Owen Stanley Range is the south-eastern part of the central mountain-chain in Papua New Guinea. It was seen in 1849 by Captain Owen Stanley while surveying the south coast of Papua and named after him. Strictly, the eastern extremity of the range is Mount Victoria , which was climbed by Sir William Macgregor in 1888, and it extends as far west as Mounts Thynne and Lilley. But the name is generally used to denote the whole of the chain from Mount Chapman to the south-eastern end of the island, and to include Mount Albert Edward which is really separated from it by the Wharton Chain.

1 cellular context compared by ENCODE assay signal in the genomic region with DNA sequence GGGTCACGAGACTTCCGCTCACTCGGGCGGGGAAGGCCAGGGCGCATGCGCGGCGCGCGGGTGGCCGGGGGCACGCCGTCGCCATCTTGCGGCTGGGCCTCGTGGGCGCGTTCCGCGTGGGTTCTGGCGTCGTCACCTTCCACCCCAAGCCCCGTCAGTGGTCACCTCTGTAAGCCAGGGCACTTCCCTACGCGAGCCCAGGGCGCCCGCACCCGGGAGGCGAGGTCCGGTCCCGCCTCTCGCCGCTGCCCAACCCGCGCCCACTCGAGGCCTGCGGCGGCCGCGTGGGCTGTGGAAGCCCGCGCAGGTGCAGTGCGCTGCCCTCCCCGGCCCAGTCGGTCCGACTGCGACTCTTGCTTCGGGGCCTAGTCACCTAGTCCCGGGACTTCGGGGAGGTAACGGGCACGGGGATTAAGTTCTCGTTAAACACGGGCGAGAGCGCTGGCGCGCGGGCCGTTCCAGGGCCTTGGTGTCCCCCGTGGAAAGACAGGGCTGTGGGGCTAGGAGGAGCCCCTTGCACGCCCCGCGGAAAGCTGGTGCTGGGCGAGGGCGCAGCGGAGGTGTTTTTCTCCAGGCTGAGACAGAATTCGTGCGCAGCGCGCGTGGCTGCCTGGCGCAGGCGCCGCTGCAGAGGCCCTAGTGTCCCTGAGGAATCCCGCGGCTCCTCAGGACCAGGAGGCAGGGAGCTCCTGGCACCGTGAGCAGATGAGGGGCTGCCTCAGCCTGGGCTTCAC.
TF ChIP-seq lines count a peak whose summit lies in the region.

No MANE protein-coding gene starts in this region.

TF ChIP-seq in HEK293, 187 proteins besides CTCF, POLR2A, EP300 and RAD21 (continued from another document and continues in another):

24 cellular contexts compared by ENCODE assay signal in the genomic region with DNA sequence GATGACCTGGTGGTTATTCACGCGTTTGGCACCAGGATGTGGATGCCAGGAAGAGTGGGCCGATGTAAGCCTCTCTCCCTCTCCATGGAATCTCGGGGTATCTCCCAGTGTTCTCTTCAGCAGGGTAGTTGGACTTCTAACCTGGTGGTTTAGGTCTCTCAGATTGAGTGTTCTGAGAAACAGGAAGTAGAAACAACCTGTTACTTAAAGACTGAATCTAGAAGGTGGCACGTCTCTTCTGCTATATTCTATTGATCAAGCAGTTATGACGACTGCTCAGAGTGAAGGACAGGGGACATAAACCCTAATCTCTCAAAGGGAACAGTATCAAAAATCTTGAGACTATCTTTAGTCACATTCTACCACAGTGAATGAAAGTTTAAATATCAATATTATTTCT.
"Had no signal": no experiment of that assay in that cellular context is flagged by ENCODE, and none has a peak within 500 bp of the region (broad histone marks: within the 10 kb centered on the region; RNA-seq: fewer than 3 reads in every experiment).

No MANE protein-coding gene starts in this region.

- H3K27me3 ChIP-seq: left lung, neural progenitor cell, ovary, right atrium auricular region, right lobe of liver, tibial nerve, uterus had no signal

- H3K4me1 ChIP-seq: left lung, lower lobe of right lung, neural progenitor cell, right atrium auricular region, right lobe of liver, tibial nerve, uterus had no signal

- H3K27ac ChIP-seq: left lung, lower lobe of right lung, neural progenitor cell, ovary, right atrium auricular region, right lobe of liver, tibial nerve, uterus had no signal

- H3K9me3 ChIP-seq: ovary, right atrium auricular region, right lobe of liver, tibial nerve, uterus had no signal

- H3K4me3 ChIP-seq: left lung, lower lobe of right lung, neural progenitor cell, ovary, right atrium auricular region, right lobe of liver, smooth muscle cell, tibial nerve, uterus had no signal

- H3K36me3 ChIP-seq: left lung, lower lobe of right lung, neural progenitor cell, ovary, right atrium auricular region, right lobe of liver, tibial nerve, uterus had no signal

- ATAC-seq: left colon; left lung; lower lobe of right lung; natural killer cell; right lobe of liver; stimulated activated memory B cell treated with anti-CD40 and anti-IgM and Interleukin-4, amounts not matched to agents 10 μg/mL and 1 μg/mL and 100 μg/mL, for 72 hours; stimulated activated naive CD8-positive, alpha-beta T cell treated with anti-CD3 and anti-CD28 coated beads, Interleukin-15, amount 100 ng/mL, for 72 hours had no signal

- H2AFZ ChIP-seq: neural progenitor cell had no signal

The range is flanked by broken and difficult country, particularly on the south-western side. There are few practicable passes, the easiest being the famous Kokoda Track which crosses the range between Port Moresby and Buna and was in use for more than 50 years as a regular overland mail-route. Vehicular roads, though not impossible, would be very difficult and expensive to construct. In fact one was constructed during World War II crossing from Wau in the north to Bulldog in the south and known as the Bulldog track. It was largely due to the impossibility of transporting heavy equipment across the range that the Japanese failed to secure Port Moresby as a base early in 1942. The mountains are rough and precipitous, with occasional fertile plateaux which are occupied by native food-gardens.